PRAY FOR HAITI AND ITS PEOPLE
When you read about the earthquake in Haiti .. the poorest country in the Western Hemisphere, and see the scenes of devastation, come back and check the picture above. That's what Port-au-Prince was like when we visited there, on a mission trip, in July of 1970. I took the picture one afternoon as we drove through the city on the way North, and if you would, just picture that street with the buildings tumbling down around, and on, all those people.
Now, we'd been told how our hearts would be broken for the people, but frankly, I went through the whole week without that ever happening to me. But .. see the photo that follows:
That's the front entrance to the Hotel Marabou, where we stayed the night we arrived, and the night before we left, on each of our mission trips there (1970 and 1974). There was always a gaggle of local folks standing around there, waiting for the tourists to come out. That was true the morning we were leaving to come back home, and one of those was a man who shined shoes.
I have to say he wasn't anything like a normal "shoe-shine man" you'd see here. He had a cardboard box full of rag-tag brushes, half-empty shoe polish tins, old rags, etc. And our trip leader told us the going price for a shoe-shine was a ten cents.
Now, Haiti is like a lot of other Caribbean countries, in which the sellers at the markets start with a high price, expecting tourists to want a "deal" .. to chew them down on the price. Well, the shoe-shine man asked for a dollar to shine my shoes.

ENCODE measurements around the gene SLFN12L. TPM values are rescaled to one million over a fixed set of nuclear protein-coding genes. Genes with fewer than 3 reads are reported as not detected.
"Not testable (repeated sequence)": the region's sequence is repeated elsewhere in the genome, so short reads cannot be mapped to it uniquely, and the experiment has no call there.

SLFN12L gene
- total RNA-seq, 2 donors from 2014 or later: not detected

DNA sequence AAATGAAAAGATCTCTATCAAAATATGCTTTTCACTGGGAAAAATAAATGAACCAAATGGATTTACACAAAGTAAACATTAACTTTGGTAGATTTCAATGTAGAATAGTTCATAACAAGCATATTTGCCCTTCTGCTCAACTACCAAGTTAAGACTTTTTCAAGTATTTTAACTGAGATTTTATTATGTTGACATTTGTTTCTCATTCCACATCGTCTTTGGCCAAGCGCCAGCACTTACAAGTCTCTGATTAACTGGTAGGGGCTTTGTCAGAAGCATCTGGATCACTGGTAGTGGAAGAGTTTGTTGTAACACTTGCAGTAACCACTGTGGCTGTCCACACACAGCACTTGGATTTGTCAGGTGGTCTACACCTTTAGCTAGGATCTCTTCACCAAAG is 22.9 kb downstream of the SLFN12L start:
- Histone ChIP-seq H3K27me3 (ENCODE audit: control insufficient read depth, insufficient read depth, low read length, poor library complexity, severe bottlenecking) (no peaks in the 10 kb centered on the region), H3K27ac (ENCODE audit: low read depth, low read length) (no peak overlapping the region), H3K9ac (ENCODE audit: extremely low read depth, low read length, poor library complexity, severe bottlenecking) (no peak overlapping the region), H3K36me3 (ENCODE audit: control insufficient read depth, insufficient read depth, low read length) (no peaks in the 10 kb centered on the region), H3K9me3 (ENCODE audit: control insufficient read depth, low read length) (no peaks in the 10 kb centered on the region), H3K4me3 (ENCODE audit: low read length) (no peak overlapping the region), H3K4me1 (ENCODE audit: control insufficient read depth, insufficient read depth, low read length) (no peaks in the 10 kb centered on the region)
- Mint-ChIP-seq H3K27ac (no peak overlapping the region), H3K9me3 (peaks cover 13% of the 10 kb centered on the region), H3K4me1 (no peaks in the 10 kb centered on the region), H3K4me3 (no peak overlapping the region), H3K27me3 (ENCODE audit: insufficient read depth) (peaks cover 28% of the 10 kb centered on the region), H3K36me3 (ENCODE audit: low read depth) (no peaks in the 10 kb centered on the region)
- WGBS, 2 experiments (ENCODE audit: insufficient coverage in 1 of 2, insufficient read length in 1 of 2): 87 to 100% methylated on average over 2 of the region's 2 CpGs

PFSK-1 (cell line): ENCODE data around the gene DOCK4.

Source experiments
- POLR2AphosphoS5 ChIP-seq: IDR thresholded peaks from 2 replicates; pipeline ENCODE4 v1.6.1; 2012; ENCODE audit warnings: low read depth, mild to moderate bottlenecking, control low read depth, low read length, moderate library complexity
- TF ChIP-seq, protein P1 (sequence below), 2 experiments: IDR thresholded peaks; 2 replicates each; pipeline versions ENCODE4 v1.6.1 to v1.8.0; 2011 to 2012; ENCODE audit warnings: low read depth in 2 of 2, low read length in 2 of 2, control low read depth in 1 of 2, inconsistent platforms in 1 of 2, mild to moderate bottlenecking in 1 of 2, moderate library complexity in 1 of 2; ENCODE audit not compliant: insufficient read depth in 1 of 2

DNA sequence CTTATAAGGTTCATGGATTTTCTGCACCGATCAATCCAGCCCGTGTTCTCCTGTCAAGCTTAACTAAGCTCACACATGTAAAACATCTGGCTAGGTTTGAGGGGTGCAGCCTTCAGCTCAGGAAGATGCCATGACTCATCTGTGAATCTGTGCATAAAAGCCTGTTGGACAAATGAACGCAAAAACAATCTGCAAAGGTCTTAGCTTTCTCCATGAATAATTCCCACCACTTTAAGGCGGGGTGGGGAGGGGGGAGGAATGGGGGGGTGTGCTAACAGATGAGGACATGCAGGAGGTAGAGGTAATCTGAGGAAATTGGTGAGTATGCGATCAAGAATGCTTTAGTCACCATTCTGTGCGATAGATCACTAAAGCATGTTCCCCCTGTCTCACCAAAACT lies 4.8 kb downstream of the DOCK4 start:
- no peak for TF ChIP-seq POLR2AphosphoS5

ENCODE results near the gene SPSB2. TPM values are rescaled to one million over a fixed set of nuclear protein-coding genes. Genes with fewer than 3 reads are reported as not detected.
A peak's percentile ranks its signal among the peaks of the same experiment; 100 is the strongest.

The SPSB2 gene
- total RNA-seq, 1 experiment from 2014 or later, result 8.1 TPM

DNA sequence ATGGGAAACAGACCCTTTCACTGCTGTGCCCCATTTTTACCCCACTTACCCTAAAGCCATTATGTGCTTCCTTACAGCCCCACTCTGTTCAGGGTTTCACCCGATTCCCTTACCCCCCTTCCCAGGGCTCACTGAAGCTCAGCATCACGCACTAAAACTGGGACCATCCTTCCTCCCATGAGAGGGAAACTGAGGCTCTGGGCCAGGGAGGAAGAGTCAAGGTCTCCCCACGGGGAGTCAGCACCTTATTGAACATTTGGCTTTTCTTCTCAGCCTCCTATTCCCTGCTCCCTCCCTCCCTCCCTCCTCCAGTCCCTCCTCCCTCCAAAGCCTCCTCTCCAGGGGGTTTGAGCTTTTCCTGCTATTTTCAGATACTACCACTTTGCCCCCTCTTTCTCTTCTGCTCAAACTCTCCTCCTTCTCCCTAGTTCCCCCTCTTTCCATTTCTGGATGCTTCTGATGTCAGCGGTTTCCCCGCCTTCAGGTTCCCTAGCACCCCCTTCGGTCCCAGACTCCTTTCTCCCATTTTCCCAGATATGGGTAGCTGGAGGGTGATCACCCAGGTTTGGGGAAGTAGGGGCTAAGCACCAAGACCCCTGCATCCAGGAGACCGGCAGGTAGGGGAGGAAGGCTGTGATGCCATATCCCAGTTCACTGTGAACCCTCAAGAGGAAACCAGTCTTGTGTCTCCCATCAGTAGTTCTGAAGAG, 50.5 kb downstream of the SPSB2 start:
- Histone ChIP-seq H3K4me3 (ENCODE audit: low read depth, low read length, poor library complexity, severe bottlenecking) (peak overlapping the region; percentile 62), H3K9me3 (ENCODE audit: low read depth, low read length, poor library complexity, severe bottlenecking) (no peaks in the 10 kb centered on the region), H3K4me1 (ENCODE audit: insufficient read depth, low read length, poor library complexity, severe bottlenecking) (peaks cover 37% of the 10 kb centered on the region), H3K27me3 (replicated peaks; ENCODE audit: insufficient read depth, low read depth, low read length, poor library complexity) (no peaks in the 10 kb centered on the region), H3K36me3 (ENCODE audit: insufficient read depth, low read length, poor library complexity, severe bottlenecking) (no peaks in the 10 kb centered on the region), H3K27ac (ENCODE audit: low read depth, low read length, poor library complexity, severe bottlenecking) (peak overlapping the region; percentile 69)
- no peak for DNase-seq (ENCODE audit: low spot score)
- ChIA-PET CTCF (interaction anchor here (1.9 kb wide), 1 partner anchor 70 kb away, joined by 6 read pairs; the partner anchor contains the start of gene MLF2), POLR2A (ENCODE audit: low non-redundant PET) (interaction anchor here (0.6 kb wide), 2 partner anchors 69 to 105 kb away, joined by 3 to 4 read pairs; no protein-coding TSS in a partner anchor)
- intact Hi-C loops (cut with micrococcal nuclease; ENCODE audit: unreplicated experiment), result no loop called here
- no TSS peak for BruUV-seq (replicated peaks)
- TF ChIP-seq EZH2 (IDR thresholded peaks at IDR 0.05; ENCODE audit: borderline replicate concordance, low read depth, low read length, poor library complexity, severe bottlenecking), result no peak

I eventually chewed him down to the dime we'd been told to pay. But .. and this was the first really big "but" of its kind I'd ever experienced, God broke my heart. Right then and there.
As this man .. probably in his 40's or 50's .. crouched at my feet, I saw him as a man, like me, trying to support his family. And I knew his wife wouldn't be a "working mom" like we see in the USA, and I knew he probably had several kids to feed.
Through tears, I gave him the buck he'd asked for. He seemed surprised, but I sure felt the better for it.
As you see pictures of the devastation and the injuries and the dead there, think also of the ones least able to deal with this tragedy.
As horrible as it is for everybody living there, think especially of the children. The ones above were orphans, well cared for in an orphan's home well North of Port-au-Prince. But you can bet there were tens, or hundreds, of thousands of less-fortunate children in Port-au-Prince and the surrounding areas, so devastated yesterday.
Like I said. Pray.
Shame on you, Pat Robertson, for your remarks about this tragedy. SHAME ON YOU!!